Class of 2004 to be inducted into ITA Women's Hall of Fame this Saturday, Sept. 18
 
WILLIAMSBURG, Va. -
The Class of 2004 will be inducted into the Intercollegiate Tennis Association (ITA) Women's Hall of Fame at the College of William & Mary this Saturday, September 18.
 
The late Mark McCormack will be honored at this year's ceremonies, which are the first since his death last May. The ITA Women's Hall of Fame opened in 1995 thanks to a generous donation from McCormack and his wife Betsy Nagelsen. It is housed at the McCormack-Nagelsen Tennis Center on the William & Mary campus. Tennis great Monica Seles will be on hand to help pay tribute to McCormack. Seles also attended the first induction ceremony in 1995.
 
The ITA Women's Hall of Fame Class of 2004 consists of: Barbara Scofield Davidson (Miami-Fla.), Dr. Belmar Gunderson (UNC-Greensboro), Barbara Jordan (Stanford) and Kathy Jordan (Stanford).
 
Every two years, the ITA Women's Hall of Fame enshrines exceptional players, coaches and contributors in women's intercollegiate tennis. The ITA Hall of Fame Committee selects inductees from the following categories: (1) outstanding collegiate players; (2) players who attended college and later had a significant impact on women's tennis; (3) outstanding collegiate coaches; and (4) individuals or corporations that played a major role in the development of women's intercollegiate tennis. Millie West serves as curator for the Hall of Fame.
 
Davidson, who resides in Palm Beach, Fla., and Milwaukee, was ranked in the top ten in the world five times between 1947-52. Her biggest year was in 1949 when she won the California State Championship; defeated Maureen Connelly in the U.S. Championship; and swept the singles, doubles and mixed doubles titles at the Championships of South America. In 1950 she reached a career high of No. 5 in the world. Davidson continues to be active in tennis and was ranked No. 2 nationally among players in their seventies in 1998.
 
Dr. Gunderson, who lives in Geneva, Fla., and River Falls, Wis., competed in ten U.S. Championships, three Wimbledons, and one French Championship. She remains competitive today, having won 11 national doubles titles in three different senior age groups since 1994. Gunderson's legacy is not just to tennis, but to all women's athletics. When she went back to school as a teacher and coach, she used her competitive spirit to improve women's sports. She established the first women's extramurals sports programs at the University of Minnesota when she joined the faculty in 1962. She was the first official coach of the women's tennis team and oversaw the creation of 10 women's varsity sports and fought to increase the women's sports' budget to $330,000 when she left the school in 1977.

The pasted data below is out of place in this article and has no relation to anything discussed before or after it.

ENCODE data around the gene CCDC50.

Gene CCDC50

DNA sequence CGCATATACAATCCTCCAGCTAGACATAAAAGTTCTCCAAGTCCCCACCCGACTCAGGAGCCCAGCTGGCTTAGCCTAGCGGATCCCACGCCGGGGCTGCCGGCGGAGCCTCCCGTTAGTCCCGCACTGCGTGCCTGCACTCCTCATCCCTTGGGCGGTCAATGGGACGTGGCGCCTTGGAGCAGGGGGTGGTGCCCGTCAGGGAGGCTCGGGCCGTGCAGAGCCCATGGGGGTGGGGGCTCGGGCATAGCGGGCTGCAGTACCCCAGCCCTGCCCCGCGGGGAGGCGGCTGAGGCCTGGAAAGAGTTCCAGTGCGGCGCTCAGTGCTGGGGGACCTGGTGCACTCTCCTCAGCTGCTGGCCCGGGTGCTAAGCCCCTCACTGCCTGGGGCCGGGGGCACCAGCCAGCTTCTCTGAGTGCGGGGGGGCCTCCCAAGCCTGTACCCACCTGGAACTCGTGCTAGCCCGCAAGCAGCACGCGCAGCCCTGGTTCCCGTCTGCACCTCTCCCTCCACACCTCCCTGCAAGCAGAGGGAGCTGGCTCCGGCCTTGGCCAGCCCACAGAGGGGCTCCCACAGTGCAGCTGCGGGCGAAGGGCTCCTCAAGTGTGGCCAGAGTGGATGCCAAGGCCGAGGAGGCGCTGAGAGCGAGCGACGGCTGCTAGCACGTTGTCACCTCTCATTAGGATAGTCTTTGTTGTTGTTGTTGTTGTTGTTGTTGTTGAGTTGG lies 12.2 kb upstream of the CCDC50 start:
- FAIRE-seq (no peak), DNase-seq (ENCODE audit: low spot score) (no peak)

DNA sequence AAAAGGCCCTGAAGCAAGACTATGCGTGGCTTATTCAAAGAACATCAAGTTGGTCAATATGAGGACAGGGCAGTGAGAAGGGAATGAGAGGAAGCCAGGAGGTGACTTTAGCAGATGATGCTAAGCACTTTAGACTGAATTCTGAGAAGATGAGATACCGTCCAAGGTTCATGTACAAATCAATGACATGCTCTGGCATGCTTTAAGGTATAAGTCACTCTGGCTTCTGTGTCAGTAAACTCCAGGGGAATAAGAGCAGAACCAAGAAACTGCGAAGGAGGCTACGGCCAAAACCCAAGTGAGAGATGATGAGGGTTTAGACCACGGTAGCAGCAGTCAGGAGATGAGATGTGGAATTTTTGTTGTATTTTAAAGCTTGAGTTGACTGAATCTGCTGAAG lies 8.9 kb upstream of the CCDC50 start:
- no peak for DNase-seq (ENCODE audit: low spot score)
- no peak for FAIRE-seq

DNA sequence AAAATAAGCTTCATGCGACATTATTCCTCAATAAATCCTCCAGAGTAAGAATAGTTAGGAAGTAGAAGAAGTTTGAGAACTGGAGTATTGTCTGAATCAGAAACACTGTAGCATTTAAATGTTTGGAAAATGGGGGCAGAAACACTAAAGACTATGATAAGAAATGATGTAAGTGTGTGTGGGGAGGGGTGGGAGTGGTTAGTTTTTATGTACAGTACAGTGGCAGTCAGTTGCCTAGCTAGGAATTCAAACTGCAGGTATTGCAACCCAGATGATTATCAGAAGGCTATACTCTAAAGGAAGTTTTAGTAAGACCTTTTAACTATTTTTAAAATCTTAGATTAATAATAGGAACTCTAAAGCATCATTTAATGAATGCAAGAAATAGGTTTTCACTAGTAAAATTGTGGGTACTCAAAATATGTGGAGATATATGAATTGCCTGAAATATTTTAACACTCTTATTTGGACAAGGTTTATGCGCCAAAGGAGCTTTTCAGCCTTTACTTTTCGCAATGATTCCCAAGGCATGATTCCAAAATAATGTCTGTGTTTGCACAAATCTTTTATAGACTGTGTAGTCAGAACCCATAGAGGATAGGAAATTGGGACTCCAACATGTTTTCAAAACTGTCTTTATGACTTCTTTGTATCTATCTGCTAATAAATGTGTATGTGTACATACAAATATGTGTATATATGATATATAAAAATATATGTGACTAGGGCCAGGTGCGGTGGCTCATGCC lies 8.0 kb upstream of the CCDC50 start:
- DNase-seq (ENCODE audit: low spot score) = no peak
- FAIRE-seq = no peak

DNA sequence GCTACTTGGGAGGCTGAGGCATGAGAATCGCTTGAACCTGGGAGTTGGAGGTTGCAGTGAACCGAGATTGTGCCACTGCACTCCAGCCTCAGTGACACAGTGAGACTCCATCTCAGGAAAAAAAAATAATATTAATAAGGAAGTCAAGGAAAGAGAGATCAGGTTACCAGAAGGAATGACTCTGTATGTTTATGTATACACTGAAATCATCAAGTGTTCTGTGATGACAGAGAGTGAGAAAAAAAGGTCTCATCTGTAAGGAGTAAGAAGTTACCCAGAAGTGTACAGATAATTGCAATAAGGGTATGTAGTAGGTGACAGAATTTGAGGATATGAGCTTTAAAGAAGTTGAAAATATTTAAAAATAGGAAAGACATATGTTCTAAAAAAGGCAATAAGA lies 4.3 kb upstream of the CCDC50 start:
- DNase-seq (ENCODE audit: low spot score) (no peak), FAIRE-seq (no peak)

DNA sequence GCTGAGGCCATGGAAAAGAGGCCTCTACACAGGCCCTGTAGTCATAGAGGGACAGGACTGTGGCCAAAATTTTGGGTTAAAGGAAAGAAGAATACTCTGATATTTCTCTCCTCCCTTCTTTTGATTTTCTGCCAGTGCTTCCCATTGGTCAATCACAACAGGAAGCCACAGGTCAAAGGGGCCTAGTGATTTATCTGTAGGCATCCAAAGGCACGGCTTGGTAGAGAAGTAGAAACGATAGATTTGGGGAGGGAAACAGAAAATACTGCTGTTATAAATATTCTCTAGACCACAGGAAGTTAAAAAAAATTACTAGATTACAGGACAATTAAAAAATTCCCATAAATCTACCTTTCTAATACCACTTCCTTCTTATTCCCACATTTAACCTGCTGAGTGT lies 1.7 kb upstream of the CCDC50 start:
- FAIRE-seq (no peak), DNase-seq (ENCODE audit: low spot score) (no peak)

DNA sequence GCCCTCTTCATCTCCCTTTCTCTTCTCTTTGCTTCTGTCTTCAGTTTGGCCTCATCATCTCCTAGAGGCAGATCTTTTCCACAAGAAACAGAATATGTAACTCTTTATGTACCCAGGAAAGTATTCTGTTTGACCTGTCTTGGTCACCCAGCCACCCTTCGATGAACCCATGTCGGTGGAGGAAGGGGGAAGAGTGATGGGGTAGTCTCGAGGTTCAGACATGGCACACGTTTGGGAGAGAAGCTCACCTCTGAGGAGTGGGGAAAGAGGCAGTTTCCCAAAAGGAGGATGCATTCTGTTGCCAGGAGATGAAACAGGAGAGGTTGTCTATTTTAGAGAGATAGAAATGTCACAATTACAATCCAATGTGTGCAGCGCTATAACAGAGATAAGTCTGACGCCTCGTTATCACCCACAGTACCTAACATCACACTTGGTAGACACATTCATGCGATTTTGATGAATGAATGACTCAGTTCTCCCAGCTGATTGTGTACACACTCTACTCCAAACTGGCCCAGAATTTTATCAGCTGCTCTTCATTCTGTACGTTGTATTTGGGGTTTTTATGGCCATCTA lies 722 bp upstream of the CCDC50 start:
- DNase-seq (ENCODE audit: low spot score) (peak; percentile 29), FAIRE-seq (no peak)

The Jordan sisters were both champions at Stanford. Barbara was a three-time All-American for the Cardinal and won the AIAW doubles title with younger sister Kathy in 1978. Prior to Stanford she was a dominant force in the USTA/Middle States Section, not losing a singles match in her age group between age 13 and 18. At the pro level she reached No. 37 in the WTA Rankings and was the only American woman during the seventies to win the Australian Open singles titles (in 1979). She also served on the WTA Board of Directors and was honored with the WTA's Player Service Award. She resides in Redwood City, Calif.
 
Kathy, who lives not far from the Stanford campus in Palo Alto, Calif., and Barbara helped Stanford to the AIAW team championship in 1978. A year later Kathy swept the AIAW singles and doubles titles. After her sophomore year, Kathy found success on the pro circuit, claiming victories over Chris Evert, Martina Navratilova, Pam Shriver, and Tracy Austin and reaching as high as No. 5 in the world. She won seven Grand Slam doubles titles, including three at Wimbledon. Like her sister, Kathy has worked hard to advance women's tennis. She served as Secretary and Vice President of the WTA Board of Directors; helped initiate the circuit's first drug-testing policy; with the help of her father, Robert, started the first retirement plan for women's professional tennis players; and cofounded what would become the Advanta Championships in Philadelphia. She received WTA's Player Service Award in 1991.

Inductee Bios